Brief Therapy – Scott Schulkin, PhD, MFT
Brief therapy is a viable option for some people. It involves focusing on a pattern of repeated behaviors (or thoughts or experiences) which interfere with interpersonal relationships. In each situation, the focus is different, just as people are different. The first few sessions involve developing ideas about the problem. Subsequent sessions involve focusing on the agreed upon problem, and working on the numerous ways it impacts the client’s life.
Many people respond positively to this modality. The key differences between brief therapy and longer term therapy (in my experience) are:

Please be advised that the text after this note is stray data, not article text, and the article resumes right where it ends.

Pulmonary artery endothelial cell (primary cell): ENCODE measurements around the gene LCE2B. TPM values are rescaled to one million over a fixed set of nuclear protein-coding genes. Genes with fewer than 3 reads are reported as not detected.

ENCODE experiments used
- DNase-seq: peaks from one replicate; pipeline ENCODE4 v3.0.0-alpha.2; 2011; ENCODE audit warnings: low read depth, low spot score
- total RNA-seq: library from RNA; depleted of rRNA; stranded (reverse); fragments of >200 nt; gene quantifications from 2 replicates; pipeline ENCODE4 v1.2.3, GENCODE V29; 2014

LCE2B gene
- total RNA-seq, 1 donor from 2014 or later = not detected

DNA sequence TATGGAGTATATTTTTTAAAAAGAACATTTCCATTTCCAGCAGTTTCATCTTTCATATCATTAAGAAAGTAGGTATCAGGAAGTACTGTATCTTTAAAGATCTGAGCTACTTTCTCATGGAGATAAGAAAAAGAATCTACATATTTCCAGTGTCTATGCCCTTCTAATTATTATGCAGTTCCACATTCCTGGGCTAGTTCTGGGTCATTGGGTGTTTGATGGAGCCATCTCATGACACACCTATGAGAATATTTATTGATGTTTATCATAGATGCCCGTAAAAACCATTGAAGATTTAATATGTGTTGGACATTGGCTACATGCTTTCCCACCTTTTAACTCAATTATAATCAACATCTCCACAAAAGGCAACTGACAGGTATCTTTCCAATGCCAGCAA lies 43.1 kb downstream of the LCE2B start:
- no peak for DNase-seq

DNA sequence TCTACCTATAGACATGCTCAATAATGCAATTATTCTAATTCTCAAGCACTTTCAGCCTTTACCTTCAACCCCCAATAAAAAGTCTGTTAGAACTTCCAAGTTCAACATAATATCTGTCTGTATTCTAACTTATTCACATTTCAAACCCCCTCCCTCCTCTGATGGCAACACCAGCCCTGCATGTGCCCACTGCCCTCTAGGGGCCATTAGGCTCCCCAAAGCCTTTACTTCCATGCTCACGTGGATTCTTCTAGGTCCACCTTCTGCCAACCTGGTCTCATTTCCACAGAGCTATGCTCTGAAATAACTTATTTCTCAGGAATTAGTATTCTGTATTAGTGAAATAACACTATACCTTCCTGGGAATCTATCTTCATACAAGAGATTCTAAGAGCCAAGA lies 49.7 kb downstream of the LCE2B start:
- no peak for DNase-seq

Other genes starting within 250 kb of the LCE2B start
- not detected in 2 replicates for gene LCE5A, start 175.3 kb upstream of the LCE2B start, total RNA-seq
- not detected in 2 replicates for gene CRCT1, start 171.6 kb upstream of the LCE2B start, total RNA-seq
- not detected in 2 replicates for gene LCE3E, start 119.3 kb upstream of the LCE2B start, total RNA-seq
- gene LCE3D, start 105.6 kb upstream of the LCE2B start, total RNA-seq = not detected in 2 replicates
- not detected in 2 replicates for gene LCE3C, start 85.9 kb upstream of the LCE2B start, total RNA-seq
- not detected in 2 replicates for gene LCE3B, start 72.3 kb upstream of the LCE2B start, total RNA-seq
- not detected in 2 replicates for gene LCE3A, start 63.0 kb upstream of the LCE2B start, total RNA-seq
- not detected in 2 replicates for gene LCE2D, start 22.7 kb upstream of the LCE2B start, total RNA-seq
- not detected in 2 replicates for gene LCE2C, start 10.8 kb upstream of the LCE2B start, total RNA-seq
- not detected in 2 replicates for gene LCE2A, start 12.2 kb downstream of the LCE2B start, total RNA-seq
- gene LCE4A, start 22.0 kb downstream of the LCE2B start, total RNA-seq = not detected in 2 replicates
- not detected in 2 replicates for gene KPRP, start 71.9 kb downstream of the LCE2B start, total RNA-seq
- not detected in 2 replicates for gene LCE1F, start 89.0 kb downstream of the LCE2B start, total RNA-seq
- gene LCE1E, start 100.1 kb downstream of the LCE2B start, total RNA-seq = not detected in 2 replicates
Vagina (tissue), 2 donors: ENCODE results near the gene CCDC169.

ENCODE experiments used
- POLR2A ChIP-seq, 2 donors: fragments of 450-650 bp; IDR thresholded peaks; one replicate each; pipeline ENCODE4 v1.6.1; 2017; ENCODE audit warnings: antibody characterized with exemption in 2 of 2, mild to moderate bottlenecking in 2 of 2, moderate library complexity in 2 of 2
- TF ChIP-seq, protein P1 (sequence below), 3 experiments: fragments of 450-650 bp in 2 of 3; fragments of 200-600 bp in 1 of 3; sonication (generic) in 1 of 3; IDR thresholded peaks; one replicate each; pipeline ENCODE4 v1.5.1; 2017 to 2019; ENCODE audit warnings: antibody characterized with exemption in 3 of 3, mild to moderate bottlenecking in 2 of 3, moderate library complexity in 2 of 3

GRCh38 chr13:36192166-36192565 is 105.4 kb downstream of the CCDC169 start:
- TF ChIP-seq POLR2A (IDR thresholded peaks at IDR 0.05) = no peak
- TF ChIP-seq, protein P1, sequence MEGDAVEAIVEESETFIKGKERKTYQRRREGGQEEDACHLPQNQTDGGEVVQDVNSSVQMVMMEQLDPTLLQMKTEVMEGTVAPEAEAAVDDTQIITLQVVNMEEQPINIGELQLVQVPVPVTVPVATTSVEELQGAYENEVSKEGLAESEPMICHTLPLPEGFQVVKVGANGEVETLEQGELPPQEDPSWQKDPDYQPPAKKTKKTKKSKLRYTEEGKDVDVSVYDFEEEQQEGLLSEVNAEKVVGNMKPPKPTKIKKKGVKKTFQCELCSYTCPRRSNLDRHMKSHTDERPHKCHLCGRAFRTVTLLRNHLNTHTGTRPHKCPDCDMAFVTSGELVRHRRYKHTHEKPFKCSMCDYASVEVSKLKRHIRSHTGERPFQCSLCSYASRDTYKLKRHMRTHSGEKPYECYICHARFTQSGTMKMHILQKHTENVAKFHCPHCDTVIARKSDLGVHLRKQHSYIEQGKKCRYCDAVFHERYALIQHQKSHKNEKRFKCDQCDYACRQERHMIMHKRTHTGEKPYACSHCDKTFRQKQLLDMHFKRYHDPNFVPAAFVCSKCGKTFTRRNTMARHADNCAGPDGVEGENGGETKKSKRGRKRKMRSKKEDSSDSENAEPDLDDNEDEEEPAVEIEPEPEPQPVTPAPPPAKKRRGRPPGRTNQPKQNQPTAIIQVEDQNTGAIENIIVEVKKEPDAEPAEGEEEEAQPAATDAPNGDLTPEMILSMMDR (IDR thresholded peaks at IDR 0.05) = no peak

Brief therapy is less exploratory, more focused and more active. This can be very helpful when the issue is more easily defined, more a problem of adjustment or when the client is very motivated.
Determining the appropriateness of any therapeutic modality involves assessment and discussion of the goals desired. While many people can benefit from brief therapy, not all people or situations are appropriate. For those people, other modalities may be recommended.
As noted on other pages, I have extensive experience providing brief therapy to individuals, couples and in group settings. I also teach a model of brief therapy for individuals and couples.
Scott Schulkin, PhD, MFT
1801 Bush St. Suite 215
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